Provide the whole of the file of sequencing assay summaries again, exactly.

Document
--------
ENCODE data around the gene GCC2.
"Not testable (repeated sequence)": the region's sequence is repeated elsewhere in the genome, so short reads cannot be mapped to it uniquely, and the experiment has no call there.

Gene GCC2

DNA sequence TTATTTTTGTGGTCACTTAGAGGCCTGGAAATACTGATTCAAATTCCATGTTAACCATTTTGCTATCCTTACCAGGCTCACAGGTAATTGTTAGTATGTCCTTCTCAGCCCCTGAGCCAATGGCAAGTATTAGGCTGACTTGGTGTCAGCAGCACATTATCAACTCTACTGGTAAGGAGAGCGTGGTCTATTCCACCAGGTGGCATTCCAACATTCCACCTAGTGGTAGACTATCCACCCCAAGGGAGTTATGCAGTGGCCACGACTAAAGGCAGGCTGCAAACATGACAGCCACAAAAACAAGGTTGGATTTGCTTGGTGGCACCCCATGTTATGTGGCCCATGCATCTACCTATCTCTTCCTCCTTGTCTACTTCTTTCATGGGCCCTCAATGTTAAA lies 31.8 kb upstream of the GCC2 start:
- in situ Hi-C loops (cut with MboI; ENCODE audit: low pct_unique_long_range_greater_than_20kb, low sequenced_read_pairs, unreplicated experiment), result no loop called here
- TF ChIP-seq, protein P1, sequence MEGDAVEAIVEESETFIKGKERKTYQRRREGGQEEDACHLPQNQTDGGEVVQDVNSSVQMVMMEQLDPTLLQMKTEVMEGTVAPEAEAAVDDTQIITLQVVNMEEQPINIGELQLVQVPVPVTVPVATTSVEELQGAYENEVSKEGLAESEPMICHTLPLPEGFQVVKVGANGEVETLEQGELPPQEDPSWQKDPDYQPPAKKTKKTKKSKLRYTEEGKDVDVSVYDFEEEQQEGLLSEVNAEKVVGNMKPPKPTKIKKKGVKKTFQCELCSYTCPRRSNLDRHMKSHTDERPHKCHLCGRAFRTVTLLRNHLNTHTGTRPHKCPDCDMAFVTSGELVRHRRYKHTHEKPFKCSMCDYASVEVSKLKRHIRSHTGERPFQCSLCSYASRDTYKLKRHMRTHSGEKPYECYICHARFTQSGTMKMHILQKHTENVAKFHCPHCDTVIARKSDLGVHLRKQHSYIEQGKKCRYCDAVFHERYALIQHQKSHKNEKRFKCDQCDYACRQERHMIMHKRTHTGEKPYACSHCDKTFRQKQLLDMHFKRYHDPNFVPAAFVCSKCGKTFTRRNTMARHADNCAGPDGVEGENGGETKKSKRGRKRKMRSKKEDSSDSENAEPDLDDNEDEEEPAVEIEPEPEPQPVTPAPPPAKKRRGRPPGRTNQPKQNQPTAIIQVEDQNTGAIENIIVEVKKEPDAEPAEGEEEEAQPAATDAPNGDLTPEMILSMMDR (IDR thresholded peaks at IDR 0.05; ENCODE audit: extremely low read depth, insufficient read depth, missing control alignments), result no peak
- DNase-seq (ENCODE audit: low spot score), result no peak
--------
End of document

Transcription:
ENCODE data around the gene GCC2.
"Not testable (repeated sequence)": the region's sequence is repeated elsewhere in the genome, so short reads cannot be mapped to it uniquely, and the experiment has no call there.

Gene GCC2

DNA sequence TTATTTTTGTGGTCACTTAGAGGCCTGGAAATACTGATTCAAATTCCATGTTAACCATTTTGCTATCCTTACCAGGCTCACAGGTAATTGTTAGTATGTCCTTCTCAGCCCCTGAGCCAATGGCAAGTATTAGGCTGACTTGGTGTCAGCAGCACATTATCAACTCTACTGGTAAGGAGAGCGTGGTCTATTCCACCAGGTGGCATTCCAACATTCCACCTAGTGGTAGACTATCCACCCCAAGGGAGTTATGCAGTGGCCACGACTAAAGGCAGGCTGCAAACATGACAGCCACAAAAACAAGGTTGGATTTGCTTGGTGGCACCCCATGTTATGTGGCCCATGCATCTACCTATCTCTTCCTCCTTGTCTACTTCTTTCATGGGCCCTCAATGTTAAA lies 31.8 kb upstream of the GCC2 start:
- in situ Hi-C loops (cut with MboI; ENCODE audit: low pct_unique_long_range_greater_than_20kb, low sequenced_read_pairs, unreplicated experiment), result no loop called here
- TF ChIP-seq, protein P1, sequence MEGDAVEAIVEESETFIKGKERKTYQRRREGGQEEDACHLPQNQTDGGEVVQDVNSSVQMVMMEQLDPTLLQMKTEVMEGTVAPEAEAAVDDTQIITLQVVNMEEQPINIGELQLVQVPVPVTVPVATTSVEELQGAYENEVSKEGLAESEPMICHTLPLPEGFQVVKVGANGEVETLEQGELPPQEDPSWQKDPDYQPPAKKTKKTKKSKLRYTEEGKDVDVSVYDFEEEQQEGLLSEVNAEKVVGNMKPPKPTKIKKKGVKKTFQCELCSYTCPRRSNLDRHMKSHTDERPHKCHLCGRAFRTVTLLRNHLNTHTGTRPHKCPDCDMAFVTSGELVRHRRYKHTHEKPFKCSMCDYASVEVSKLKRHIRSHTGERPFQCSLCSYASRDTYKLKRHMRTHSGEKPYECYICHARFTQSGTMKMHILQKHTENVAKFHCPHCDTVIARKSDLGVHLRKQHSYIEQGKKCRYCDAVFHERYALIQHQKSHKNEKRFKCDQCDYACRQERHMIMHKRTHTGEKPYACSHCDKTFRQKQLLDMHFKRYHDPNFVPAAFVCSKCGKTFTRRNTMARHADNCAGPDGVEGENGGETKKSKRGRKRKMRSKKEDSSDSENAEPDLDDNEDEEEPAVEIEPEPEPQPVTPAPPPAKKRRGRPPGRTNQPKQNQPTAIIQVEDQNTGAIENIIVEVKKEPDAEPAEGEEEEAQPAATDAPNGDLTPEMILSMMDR (IDR thresholded peaks at IDR 0.05; ENCODE audit: extremely low read depth, insufficient read depth, missing control alignments), result no peak
- DNase-seq (ENCODE audit: low spot score), result no peak